hustisya_posterVerdict: Proceed with Caution

Pinoy Rebyu Score: 2.44 (17 ratings)

Genre: Drama

Director: Joel Lamangan

Writer: Ricardo Lee

Cast: Nora Aunor, Rocco Nacino, Rosanna Roces, Sunshine Dizon, Gardo Versoza, Chynna Ortaleza, Jeric Gonzales, Romnick Sarmenta, Jaime Pebanco, Tony Mabesa, Miles Kanapi, Sue Prado, John Rendez, Chanel Latorre, Angela Ruiz, Menggie Cobarrubias

Synopsis: A foul-mouthed woman fights for her soul in the belly of the city. Working for a human trafficking agency controlled by a powerful syndicate, she sees no evil, hears no evil. In a society like ours, you have only two choices – to be a victim, or a victimizer – she makes her choice.

MTRCB rating: PG-13

Running time: 120 mins

Trailer: 

Reviews:

3.5         Manuel Pangaruy (Tagailog Special Presents)

“Ito na siguro ang Joel Lamangan film na pinag-isip ako. Naroon pa rin ang mga signature na decision n’ya kung paano ie-execute ang eksena pero naaliw ako na parang nag-level up s’ya rito. Pati ‘yung ibang teknikal, naalagaan. Pati ang treatment n’ya kay Nora, light lang at punung puno ng kampante na hindi kailangan ng isang mahusay na aktres sa pelikula ang sigawan at iyakan.” (Read full review)

3.0         Philbert Dy (Click the City)

“The movie gets far too obvious, especially in the back half. There’s a sequence near the end that lays it on pretty thick, the movie abandoning all sense of subtlety as it unleashes all the evils of Metro Manila into a single alley. Still, even the clunkier parts of the movie are elevated by the stellar performance of Nora Aunor.” (Read full review)

3.0         Zig Marasigan (Rappler)

“It’s a flawed yet striking film, with a ravenously engaging first half that unfortunately comes undone in its second. But while Hustisya loses focus well towards its end, it is held together by the strength of Nora Aunor’s performance.” (Read full review)

3.0         Rob San Miguel (Brun Philippines)

“The only thing that holds the film together is Nora Aunor’s riveting performance. Despite being burdened by an uneven script, Aunor manages to make the film very interesting as viewers follow the complex changes that her character undergoes.” (Read full review)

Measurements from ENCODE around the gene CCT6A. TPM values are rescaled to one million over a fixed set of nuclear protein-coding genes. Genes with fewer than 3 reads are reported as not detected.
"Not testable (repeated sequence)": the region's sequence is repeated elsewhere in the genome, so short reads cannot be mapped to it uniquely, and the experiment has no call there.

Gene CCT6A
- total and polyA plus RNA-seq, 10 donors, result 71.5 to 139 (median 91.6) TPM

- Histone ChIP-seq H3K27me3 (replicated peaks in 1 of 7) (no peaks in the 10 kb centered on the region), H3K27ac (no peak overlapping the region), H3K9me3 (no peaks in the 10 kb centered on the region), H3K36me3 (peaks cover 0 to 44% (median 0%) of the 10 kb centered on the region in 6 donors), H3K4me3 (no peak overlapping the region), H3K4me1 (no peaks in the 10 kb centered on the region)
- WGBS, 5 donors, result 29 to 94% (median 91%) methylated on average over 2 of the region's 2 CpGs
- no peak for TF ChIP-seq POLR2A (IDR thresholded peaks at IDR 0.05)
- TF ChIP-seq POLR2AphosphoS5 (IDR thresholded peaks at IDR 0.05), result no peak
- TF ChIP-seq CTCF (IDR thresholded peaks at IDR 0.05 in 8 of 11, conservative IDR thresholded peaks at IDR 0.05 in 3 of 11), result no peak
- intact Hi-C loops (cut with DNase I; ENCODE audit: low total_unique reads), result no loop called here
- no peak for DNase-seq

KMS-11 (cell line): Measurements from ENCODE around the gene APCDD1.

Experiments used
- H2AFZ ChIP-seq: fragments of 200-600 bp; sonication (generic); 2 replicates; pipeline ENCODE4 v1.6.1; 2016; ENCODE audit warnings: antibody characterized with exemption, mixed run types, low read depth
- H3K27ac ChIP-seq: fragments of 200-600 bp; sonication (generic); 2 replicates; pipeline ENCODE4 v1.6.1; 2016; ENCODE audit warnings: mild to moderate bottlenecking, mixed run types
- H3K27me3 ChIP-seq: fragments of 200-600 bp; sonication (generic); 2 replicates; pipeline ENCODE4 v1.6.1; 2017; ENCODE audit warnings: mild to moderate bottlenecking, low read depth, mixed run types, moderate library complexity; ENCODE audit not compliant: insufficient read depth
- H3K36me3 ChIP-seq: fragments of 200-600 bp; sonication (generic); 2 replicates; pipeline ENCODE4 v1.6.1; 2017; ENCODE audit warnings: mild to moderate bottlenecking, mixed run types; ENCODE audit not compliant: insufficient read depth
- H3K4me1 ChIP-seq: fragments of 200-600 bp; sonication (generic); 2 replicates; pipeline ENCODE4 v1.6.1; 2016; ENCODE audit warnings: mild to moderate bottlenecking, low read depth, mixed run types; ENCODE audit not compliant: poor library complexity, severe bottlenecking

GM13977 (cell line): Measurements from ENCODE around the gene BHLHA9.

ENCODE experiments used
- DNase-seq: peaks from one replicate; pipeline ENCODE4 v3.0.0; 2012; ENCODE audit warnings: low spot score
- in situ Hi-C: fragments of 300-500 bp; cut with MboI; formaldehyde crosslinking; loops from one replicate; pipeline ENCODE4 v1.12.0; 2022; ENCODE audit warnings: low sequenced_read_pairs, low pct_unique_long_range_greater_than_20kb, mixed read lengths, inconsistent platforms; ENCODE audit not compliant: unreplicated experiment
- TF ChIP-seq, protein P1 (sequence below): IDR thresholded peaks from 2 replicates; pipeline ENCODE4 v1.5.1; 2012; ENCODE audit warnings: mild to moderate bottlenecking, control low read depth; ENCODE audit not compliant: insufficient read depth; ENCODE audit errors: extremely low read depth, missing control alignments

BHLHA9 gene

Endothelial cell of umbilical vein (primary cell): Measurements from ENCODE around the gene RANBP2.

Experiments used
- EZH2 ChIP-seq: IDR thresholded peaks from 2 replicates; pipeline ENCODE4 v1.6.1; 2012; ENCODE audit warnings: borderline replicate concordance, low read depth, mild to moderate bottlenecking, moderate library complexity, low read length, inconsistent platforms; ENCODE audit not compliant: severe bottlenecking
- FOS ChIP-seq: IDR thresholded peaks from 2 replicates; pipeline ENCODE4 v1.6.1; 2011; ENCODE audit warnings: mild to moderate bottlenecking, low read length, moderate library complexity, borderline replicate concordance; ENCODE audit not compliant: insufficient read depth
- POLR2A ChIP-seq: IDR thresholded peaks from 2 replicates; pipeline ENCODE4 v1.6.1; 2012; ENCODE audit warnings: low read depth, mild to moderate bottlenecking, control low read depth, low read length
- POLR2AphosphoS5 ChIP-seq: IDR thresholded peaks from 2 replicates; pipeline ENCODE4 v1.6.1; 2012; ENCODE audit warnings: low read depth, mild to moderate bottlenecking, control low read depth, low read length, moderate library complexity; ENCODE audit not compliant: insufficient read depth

3.0         Renelson Morelos (Ramblings of a Film Urchin)

“The Lamangan shout-out loud ‘advocacy’ and big ‘theatrics’ are admirably toned down in the film. There are still bits of those here and there, but for a good part of the film they don’t blare out in your face. More than a self-conscious sociorealist drama, Hustisya is an observant character study.” (Read full review)

3.0         Fred Hawson (ABS-CBN News)

“Nora Aunor is really an acting force to reckon with and delivers all the goods her fans expect from her. She may not seem too comfortable with the comedy aspects, with a number of one-liners that did not fly. But you cannot deny that her serious dramatic scenes were all nailed perfectly.” (Read full review)

3.0         Dicot Alvarado (Letterboxd)

“At its very best, it provides a striking allegory on the twisted nature of power within Manila’s streets. But most of the times, the product isn’t as smart as its attempt. Most noticeably, the film could benefit from tighter, cleaner and subtler execution, especially once it rides to a pretty faulty and obvious finale.” (Read full review)

2.5         Richard Bolisay (Lilok Pelikula)

Hustisya is too concerned about accommodating (Aunor) that the drama, out of convenience, jumps from one outrageous sequence to another, and she just keeps doing what she is told.” (Read full review)

2.5         John Tawasil (Present Confusion)

Hustisya covers so many different issues that we really aren’t sure where to begin. Are we supposed to care about the plight of sex trafficking? Are we supposed to do something about the rampant poverty and ennui? Are we supposed to do something about the EDCA, which is mentioned a couple of times in the film? The film’s lack of focus ultimately hurts the film’s message.” (Read full review)

2.0         Abby Mendoza (PEP)